In celebration of our 100th anniversary, JEB has launched two new grants to support junior faculty staff working in animal comparative physiology and biomechanics who are within five years of setting up their first lab/research group. Check out our ECR Visiting Fellowships and Research Partnership Kickstart Travel Grants. First deadline for applications is 15 July 2023.
JEB@100: an interview with Monitoring Editor Sanjay Sane
Sanjay Sane tells us about his first experience of publishing with the journal and why he thinks JEB is going to play a key role in our understanding of the current climate crisis and its implications for biodiversity.
The Forest of Biologists
The Forest of Biologists is a biodiversity initiative created by The Company of Biologists, with support from the Woodland Trust. For every Research and Review article published in Journal of Experimental Biology a native tree is planted in a UK forest. In addition to this we are protecting and restoring ancient woodland and are dedicating these trees to our peer reviewers. Visit our virtual forest to learn more.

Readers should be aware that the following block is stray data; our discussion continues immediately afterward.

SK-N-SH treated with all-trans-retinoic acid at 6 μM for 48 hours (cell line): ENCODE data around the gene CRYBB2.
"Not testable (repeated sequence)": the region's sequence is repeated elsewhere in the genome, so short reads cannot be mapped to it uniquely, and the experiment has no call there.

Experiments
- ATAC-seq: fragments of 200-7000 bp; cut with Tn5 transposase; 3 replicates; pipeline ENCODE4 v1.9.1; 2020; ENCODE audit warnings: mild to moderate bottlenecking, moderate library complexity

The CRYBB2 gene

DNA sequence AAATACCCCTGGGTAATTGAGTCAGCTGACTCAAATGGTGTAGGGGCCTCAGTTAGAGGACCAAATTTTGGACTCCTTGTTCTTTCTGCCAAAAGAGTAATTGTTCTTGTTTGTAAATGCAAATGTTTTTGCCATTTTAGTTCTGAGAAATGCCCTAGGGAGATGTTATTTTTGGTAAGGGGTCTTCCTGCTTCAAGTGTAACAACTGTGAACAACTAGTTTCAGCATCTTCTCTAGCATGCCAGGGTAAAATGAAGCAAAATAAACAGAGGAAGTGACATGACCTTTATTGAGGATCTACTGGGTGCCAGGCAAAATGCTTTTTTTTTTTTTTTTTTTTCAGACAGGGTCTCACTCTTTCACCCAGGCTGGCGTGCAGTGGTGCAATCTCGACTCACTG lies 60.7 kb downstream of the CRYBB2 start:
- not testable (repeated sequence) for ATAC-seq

Celebrating 100 years of discovery
This Special Issue focuses on broad biological questions addressed through the lens of comparative biomechanics. Crosscutting through time, this series of Reviews, Commentaries and Research Articles addresses questions from the vantage points of the history of the field, today’s research, and the future of comparative biomechanics. Read the Editorial by Sheila Patek, Monica Daley and Sanjay Sane.
Centenary Review - Adaptive echolocation behavior
Cynthia F. Moss and colleagues Review the behaviours used by echolocating mammals to track and intercept moving prey, interrogate dynamic sonar scenes, and exploit visual and passive acoustic stimuli.
Lack of oxygen curtails vision in red-eared sliders
When red-eared sliders sink to the bottom of a frozen pond for winter they reduce many biological systems to minimum life support, but now Michael Ariel and colleagues show that the reptiles temporarily lose their sight due to lack of oxygen but retain hearing.